At an event at the SXSW (South by Southwest) music festival on the evening of March 14, Microsoft officially rolled out Internet Explorer 9. In doing so, it beat Mozilla to the upgrade finish line, as Firefox 4 is still a week or two away. Google, meanwhile, debuted its Chrome 10 browser last week.
On the appearance and usability fronts, IE9 showcases Microsoft's new browser philosophy. "The browser is the stage, or backdrop, for the Web, and the sites are the star of the show," said Dean Hachamovitch, product manager in charge of IE, in a post on Microsoft's IEBlog announcing the IE9 release candidate. "People go to the Web for sites, not the browser."
To that end, the interface has been simplified, reflecting a design trend seen in competitors like Chrome and Firefox. And after studying the browsing habits of end-users, Microsoft has borrowed from Windows 7's Aero Snap functionality to allow IE9 users a side-by-side view of two Web pages where they once had to switch between multiple browser tabs. Additionally, the New Tab page offers up a selection of links to the user's most-visited sites.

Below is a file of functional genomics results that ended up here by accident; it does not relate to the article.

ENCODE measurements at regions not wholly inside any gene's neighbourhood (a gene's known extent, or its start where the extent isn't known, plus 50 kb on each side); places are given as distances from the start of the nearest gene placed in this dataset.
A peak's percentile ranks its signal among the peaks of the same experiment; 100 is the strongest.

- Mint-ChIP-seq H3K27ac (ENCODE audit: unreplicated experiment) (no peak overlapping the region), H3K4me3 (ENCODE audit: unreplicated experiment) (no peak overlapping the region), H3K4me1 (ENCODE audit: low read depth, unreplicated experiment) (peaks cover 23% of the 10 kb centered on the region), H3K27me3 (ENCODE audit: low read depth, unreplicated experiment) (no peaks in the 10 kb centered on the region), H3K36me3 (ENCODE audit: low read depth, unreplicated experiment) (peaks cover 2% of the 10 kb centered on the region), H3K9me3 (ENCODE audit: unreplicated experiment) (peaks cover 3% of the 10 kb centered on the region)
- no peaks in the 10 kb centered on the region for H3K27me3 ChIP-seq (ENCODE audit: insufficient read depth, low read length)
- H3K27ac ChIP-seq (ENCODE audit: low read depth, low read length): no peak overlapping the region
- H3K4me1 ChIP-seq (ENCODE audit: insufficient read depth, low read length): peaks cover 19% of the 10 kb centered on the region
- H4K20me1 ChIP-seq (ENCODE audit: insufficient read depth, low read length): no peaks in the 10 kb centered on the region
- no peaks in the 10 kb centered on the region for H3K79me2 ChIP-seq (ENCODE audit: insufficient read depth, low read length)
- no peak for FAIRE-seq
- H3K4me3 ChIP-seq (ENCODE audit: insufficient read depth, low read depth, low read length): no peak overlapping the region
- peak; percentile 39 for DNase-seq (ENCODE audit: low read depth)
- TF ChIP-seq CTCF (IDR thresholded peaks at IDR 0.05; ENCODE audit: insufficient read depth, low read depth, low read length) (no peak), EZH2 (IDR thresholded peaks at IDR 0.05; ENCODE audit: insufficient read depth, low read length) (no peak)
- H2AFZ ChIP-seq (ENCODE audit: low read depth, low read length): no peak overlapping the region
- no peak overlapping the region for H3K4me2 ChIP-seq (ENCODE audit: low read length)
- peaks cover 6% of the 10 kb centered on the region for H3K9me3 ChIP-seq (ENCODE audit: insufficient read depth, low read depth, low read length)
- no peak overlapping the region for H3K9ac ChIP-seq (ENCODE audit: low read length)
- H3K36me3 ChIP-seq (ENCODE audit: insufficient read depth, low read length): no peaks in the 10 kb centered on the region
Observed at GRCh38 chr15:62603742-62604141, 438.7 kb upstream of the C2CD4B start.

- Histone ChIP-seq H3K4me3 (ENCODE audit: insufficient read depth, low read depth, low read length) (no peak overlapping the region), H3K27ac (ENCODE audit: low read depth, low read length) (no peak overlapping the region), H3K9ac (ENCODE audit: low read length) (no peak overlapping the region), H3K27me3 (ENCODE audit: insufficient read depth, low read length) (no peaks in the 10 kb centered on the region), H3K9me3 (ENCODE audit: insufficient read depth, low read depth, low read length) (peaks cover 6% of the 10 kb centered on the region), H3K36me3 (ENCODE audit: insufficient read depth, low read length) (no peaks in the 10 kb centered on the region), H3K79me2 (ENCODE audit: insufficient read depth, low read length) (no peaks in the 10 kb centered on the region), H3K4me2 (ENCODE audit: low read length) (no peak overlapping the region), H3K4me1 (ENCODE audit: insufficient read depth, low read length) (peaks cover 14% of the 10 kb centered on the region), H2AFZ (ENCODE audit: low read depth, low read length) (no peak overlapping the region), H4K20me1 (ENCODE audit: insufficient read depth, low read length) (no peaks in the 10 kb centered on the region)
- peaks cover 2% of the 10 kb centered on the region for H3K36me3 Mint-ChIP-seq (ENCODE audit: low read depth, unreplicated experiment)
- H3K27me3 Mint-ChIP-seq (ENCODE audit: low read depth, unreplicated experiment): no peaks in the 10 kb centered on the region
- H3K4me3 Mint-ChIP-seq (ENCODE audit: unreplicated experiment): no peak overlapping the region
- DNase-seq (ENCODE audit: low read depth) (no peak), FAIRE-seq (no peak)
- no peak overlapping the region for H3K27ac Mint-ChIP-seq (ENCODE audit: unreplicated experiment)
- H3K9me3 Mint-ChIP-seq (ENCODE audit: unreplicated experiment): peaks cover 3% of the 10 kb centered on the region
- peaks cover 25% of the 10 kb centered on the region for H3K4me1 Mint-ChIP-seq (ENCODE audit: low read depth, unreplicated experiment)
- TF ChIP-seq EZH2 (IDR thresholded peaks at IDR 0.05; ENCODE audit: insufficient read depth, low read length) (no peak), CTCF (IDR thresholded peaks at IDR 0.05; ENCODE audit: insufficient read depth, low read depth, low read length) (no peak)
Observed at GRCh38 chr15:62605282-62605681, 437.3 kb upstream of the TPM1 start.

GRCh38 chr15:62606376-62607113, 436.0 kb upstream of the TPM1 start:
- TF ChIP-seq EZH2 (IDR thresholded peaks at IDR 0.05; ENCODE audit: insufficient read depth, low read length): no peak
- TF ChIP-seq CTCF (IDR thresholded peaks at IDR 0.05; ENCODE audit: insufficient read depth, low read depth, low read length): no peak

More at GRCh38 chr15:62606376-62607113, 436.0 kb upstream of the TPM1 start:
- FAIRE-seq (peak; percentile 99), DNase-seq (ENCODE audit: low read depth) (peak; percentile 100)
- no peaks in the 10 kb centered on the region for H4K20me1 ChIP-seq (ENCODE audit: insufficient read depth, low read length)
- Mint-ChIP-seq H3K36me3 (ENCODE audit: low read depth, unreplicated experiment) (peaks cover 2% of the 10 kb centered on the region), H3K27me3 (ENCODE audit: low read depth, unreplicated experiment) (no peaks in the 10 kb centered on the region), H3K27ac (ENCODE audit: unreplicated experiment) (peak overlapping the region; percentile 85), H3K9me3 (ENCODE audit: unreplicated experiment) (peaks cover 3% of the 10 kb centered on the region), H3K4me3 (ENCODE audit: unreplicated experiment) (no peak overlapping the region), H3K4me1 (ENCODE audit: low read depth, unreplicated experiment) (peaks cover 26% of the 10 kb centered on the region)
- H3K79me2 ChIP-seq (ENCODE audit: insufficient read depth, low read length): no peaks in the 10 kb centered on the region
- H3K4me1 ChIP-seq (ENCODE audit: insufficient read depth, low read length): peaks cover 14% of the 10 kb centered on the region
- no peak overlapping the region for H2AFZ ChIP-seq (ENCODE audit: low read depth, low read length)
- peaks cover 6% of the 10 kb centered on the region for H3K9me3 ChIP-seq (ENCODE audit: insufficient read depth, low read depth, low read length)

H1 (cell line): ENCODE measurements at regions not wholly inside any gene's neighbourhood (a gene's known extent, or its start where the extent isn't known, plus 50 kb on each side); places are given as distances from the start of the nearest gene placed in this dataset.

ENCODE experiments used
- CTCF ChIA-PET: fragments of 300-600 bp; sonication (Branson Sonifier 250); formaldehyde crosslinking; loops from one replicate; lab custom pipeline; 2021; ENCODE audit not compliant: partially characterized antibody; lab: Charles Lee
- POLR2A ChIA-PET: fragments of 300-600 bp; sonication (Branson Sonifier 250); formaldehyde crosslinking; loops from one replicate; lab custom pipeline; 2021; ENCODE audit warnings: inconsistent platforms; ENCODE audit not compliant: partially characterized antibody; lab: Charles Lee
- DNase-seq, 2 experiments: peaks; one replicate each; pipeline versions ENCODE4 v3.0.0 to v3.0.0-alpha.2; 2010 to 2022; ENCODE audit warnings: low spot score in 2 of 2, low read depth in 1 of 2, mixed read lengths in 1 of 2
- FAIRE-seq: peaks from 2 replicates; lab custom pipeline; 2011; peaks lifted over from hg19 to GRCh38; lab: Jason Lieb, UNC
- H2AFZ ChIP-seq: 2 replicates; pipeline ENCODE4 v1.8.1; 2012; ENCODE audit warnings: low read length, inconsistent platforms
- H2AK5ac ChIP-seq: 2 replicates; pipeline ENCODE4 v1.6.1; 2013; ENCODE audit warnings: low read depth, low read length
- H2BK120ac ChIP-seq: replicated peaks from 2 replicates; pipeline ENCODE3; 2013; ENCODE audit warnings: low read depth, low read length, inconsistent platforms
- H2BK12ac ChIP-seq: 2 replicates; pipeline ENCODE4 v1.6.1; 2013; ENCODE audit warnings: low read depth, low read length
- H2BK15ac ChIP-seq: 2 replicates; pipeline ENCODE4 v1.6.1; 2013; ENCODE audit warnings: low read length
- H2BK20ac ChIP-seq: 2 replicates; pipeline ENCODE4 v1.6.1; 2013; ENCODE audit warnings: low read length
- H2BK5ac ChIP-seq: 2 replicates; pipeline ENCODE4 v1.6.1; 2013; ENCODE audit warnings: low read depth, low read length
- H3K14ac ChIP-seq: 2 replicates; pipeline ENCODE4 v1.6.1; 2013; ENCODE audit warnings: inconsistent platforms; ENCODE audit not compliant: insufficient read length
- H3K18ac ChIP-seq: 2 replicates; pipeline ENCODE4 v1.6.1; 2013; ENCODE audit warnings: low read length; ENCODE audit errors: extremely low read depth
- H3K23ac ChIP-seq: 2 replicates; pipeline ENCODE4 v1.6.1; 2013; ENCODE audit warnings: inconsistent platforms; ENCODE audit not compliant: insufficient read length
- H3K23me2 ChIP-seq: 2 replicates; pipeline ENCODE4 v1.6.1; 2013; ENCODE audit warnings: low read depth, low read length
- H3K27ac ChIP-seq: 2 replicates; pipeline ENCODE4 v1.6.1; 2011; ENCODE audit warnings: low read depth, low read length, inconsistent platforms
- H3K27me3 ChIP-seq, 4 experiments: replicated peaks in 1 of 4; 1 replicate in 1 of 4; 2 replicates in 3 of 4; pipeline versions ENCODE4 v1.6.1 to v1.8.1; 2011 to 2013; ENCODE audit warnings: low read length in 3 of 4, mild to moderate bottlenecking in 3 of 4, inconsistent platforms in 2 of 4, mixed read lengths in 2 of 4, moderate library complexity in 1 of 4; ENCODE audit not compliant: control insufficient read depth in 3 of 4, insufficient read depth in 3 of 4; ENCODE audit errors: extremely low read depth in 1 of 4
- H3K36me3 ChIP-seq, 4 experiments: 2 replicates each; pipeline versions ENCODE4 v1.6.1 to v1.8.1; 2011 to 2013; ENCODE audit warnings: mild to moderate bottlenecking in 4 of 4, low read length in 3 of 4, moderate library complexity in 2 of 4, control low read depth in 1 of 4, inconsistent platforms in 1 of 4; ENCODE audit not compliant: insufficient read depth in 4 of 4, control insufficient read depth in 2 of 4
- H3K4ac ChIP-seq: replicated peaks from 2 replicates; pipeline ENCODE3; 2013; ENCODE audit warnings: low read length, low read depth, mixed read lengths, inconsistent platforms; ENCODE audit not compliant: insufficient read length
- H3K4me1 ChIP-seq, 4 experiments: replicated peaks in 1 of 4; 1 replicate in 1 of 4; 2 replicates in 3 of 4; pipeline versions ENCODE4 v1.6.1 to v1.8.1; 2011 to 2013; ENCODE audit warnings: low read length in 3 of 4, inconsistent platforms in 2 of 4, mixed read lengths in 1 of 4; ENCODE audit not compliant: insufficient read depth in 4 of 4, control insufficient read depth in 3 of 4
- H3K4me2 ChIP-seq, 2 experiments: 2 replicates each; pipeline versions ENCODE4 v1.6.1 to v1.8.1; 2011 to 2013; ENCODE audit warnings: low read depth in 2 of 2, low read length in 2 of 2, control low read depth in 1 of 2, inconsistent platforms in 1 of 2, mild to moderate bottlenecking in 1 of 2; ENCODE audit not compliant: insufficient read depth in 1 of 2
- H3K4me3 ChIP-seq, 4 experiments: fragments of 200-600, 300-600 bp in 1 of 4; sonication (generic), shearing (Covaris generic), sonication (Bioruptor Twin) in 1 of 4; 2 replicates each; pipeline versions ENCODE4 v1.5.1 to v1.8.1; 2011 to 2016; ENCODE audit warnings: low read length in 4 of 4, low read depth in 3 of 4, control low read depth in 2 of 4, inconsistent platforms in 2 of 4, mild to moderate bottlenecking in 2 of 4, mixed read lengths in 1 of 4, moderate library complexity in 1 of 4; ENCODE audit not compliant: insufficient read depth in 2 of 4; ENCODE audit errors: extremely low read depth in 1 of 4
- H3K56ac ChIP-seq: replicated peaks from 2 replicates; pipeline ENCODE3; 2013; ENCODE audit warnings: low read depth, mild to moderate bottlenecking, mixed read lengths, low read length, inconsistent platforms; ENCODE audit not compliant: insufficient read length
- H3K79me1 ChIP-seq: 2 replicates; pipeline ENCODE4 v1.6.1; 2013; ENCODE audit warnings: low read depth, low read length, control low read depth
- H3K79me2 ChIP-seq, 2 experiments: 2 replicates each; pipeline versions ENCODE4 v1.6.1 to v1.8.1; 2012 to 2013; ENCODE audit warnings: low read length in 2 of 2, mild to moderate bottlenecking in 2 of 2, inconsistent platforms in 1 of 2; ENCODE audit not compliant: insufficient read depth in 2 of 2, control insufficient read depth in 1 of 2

"Our point of view is, 'just works' involves fewer options and staying out of the user's way," said Hachamovitch.
As for the potential user base, Microsoft is cutting itself off from millions of users by not making IE9 available for Windows XP systems. The company says that IE9 requires "a modern operating system" -- that is, Windows Vista or Windows 7. In particular, IE9's graphics acceleration requires Direct2D and DirectWrite DirectX APIs, which cannot be extended to the decade-old (but still popular) Windows XP.
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